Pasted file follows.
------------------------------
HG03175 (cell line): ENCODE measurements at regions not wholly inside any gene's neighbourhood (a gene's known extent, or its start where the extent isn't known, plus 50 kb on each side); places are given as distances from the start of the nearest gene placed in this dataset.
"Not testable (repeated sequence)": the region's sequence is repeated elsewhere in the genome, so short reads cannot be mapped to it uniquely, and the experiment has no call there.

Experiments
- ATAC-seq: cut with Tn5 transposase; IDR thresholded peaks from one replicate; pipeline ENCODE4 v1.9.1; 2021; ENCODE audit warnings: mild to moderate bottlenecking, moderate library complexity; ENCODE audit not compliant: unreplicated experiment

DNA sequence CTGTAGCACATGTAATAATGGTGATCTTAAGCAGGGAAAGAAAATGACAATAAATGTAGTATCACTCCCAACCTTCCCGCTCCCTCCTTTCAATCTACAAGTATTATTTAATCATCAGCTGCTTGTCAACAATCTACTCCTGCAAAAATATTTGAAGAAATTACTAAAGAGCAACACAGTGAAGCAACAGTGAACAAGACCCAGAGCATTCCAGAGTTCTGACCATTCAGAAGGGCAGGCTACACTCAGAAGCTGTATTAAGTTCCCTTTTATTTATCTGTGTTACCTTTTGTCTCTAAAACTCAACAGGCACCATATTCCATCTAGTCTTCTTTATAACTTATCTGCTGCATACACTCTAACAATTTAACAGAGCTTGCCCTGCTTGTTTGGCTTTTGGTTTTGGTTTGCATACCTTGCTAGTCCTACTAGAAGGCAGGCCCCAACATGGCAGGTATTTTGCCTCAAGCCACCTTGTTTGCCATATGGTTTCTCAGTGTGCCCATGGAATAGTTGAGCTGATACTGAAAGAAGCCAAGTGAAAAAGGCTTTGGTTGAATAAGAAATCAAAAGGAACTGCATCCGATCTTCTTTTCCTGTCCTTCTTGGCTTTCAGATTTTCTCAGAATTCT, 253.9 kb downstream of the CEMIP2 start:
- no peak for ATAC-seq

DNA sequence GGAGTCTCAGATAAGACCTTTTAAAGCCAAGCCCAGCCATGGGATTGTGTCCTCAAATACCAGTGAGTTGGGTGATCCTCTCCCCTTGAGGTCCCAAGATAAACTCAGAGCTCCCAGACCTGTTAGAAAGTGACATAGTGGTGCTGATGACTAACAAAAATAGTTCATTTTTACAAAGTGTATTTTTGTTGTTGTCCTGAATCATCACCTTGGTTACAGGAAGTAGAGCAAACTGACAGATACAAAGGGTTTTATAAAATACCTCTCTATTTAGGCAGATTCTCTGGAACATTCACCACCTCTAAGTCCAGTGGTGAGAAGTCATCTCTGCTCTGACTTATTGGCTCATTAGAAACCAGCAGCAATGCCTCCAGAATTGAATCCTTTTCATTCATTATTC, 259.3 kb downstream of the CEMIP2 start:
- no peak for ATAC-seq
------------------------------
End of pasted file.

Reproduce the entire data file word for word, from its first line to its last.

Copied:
HG03175 (cell line): ENCODE measurements at regions not wholly inside any gene's neighbourhood (a gene's known extent, or its start where the extent isn't known, plus 50 kb on each side); places are given as distances from the start of the nearest gene placed in this dataset.
"Not testable (repeated sequence)": the region's sequence is repeated elsewhere in the genome, so short reads cannot be mapped to it uniquely, and the experiment has no call there.

Experiments
- ATAC-seq: cut with Tn5 transposase; IDR thresholded peaks from one replicate; pipeline ENCODE4 v1.9.1; 2021; ENCODE audit warnings: mild to moderate bottlenecking, moderate library complexity; ENCODE audit not compliant: unreplicated experiment

DNA sequence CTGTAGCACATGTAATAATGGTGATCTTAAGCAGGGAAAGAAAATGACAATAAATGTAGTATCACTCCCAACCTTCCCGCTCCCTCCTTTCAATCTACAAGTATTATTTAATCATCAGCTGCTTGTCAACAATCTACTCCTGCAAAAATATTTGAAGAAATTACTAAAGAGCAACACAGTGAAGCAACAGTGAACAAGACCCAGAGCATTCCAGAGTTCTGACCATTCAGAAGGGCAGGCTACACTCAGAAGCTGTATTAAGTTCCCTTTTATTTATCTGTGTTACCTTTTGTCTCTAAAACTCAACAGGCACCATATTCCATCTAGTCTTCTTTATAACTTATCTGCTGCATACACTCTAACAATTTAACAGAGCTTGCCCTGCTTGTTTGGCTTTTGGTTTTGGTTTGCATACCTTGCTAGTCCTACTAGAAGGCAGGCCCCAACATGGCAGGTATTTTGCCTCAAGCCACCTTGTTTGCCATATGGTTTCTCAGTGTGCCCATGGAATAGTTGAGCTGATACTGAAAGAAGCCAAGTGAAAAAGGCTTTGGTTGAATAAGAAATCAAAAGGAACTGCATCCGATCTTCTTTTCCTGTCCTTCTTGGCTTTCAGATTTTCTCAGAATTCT, 253.9 kb downstream of the CEMIP2 start:
- no peak for ATAC-seq

DNA sequence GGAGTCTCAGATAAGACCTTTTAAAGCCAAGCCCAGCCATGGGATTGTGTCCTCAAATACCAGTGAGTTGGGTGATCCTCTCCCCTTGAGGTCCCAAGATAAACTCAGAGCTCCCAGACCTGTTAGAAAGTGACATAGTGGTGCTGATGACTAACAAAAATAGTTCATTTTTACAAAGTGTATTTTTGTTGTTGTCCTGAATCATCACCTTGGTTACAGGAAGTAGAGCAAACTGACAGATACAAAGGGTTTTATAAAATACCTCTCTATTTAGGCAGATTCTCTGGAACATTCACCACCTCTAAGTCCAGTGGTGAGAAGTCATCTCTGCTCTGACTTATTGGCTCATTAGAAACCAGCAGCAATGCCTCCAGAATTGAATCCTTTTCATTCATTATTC, 259.3 kb downstream of the CEMIP2 start:
- no peak for ATAC-seq